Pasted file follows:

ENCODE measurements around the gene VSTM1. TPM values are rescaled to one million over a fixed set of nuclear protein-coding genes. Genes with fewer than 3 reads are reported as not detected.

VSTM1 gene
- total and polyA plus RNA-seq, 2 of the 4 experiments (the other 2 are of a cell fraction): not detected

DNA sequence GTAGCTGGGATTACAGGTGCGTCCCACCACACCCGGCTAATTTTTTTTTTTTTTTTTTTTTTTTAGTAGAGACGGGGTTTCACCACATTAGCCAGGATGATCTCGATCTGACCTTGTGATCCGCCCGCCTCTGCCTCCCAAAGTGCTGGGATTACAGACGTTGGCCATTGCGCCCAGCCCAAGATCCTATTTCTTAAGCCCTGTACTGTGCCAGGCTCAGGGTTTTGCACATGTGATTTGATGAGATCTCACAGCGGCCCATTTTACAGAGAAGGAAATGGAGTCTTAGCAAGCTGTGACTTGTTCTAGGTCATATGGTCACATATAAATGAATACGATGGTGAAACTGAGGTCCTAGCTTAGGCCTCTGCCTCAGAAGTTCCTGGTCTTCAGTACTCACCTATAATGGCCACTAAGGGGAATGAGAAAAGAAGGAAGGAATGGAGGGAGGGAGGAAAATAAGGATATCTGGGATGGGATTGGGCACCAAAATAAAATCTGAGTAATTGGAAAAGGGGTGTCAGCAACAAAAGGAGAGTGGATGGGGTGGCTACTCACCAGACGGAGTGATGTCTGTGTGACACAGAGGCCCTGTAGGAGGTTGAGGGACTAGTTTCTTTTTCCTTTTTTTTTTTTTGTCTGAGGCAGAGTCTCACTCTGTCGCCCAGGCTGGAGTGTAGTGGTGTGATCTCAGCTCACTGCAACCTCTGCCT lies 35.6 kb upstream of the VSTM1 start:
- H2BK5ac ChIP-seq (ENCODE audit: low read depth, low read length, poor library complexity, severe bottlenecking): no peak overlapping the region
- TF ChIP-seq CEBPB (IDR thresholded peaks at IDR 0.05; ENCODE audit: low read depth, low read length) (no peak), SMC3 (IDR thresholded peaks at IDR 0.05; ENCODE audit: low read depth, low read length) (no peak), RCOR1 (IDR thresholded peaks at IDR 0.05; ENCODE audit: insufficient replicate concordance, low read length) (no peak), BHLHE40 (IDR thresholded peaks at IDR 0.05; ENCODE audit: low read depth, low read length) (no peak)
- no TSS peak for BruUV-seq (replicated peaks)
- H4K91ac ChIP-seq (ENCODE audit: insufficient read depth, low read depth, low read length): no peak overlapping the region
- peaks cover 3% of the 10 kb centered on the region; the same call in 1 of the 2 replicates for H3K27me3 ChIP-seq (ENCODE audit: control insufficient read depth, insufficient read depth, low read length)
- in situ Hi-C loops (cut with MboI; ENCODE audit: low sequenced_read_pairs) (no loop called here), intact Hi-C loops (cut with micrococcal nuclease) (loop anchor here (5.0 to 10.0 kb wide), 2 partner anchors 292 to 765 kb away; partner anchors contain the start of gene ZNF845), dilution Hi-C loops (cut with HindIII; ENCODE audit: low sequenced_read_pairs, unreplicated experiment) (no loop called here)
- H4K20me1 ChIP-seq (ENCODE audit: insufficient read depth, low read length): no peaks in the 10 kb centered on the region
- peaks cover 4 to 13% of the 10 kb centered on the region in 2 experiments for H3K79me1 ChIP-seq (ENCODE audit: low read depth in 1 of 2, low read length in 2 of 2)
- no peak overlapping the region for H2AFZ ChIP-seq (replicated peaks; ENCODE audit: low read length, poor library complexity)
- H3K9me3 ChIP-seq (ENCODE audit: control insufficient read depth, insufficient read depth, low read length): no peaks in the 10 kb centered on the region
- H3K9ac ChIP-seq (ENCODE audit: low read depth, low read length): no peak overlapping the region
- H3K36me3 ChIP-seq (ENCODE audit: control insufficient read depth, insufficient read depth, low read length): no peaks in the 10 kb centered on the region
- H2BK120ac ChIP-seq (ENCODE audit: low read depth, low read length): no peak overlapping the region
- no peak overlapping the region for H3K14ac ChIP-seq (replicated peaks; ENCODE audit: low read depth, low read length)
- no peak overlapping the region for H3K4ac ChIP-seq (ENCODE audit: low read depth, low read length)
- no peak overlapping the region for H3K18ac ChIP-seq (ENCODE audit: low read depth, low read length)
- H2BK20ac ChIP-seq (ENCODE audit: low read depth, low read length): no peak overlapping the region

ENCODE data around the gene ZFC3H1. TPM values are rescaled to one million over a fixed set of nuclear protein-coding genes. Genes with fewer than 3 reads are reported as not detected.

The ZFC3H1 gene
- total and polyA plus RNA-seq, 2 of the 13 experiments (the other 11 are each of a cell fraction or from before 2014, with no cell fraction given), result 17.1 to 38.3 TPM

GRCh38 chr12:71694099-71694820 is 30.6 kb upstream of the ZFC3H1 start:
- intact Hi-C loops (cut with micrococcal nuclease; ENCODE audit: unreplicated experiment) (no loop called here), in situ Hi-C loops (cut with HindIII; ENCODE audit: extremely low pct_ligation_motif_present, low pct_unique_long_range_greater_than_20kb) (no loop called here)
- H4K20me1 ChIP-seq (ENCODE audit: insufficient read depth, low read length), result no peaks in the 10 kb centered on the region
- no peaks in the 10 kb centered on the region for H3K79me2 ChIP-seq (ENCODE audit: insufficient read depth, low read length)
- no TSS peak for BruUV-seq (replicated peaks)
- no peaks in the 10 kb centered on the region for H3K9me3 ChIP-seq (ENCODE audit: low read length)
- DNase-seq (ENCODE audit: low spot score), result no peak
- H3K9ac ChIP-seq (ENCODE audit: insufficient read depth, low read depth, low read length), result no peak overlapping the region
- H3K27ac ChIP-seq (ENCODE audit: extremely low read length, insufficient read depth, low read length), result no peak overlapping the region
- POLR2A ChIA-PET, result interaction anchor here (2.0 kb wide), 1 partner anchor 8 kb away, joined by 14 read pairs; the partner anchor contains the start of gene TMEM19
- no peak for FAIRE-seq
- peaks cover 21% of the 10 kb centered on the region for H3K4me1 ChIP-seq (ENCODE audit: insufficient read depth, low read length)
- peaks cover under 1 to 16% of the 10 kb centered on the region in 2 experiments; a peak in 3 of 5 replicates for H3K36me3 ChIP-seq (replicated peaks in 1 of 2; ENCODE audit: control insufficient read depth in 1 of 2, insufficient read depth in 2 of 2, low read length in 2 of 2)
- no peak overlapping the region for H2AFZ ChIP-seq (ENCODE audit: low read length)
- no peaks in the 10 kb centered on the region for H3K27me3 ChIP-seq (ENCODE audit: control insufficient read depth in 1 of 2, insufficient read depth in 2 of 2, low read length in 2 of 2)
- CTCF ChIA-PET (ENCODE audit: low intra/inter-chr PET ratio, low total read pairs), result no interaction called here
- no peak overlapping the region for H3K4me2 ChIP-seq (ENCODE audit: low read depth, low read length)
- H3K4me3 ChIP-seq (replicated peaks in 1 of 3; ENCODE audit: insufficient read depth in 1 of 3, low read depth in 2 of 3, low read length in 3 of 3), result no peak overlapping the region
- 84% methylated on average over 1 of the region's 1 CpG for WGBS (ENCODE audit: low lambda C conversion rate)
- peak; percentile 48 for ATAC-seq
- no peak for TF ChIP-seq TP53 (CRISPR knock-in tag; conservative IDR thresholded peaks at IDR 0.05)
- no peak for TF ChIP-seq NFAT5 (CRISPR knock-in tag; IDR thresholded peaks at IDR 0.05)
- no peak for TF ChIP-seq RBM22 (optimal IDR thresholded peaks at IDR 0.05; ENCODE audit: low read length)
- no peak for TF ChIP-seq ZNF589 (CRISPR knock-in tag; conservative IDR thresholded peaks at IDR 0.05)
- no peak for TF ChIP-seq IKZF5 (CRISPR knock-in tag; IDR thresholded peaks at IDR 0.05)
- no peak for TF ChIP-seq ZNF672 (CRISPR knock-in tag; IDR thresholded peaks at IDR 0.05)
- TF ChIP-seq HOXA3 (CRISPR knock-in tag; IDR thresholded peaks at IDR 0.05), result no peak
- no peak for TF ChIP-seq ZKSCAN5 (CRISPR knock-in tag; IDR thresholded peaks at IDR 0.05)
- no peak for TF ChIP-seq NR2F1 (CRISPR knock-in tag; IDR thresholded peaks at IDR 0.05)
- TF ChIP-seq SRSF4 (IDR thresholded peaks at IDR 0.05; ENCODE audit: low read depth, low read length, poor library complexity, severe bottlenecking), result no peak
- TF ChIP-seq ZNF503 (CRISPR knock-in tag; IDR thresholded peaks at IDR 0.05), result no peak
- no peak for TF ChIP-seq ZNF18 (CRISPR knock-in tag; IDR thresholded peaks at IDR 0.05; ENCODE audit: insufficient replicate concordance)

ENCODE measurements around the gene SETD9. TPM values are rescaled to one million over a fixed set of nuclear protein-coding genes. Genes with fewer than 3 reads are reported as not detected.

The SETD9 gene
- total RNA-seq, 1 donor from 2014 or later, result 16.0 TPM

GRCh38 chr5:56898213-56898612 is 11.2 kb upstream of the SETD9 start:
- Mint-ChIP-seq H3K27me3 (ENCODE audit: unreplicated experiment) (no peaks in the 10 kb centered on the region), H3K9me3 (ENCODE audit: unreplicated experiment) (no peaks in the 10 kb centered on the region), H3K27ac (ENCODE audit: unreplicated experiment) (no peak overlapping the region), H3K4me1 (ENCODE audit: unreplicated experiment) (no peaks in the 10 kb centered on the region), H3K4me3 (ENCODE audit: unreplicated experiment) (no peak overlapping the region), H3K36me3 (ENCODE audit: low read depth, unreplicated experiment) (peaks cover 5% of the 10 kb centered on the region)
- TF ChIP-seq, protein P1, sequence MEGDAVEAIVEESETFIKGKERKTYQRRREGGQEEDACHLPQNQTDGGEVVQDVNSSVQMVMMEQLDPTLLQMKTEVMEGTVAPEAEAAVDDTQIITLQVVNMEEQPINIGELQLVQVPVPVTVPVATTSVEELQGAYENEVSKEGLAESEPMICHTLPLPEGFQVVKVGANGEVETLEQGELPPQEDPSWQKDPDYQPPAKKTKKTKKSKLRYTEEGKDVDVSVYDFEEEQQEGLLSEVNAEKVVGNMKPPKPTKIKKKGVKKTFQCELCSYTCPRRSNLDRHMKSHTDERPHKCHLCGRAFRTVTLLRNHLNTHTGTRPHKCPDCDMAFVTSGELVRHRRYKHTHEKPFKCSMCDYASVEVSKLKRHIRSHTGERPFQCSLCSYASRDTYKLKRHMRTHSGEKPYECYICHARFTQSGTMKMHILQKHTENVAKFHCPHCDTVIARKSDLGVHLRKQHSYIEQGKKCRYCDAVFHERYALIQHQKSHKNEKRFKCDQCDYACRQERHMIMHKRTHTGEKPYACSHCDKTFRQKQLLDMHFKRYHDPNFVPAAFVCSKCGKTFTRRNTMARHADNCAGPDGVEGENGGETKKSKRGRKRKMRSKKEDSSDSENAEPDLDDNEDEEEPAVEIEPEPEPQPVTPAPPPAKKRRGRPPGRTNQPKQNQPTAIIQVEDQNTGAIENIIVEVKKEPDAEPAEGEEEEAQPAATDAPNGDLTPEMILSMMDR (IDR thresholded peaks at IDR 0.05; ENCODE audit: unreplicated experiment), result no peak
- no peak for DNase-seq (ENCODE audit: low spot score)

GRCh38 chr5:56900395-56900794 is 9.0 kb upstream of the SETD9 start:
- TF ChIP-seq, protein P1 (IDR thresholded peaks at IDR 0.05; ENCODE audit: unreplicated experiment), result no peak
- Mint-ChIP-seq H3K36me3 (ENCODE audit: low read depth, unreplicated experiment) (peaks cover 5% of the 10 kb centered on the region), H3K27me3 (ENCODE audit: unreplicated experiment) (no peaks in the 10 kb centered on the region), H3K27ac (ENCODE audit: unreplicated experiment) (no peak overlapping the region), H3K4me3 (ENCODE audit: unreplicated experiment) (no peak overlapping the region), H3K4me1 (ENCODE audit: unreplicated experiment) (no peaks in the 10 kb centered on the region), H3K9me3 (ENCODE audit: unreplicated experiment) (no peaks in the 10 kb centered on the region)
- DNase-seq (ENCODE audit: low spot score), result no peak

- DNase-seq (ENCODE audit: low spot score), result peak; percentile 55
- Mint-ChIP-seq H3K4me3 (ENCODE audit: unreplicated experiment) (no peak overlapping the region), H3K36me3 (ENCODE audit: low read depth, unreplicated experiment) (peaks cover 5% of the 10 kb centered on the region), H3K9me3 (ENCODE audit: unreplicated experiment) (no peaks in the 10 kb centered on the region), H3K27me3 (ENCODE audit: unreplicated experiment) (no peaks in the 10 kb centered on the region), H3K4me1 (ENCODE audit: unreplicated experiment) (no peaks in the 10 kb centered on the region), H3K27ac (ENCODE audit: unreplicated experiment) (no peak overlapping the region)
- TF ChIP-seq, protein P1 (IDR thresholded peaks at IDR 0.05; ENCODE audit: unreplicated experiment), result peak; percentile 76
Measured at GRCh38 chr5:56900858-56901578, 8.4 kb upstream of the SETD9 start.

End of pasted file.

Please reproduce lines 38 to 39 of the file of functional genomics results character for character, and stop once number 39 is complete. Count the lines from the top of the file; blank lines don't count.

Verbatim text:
- no peak overlapping the region for H2AFZ ChIP-seq (ENCODE audit: low read length)
- no peaks in the 10 kb centered on the region for H3K27me3 ChIP-seq (ENCODE audit: control insufficient read depth in 1 of 2, insufficient read depth in 2 of 2, low read length in 2 of 2)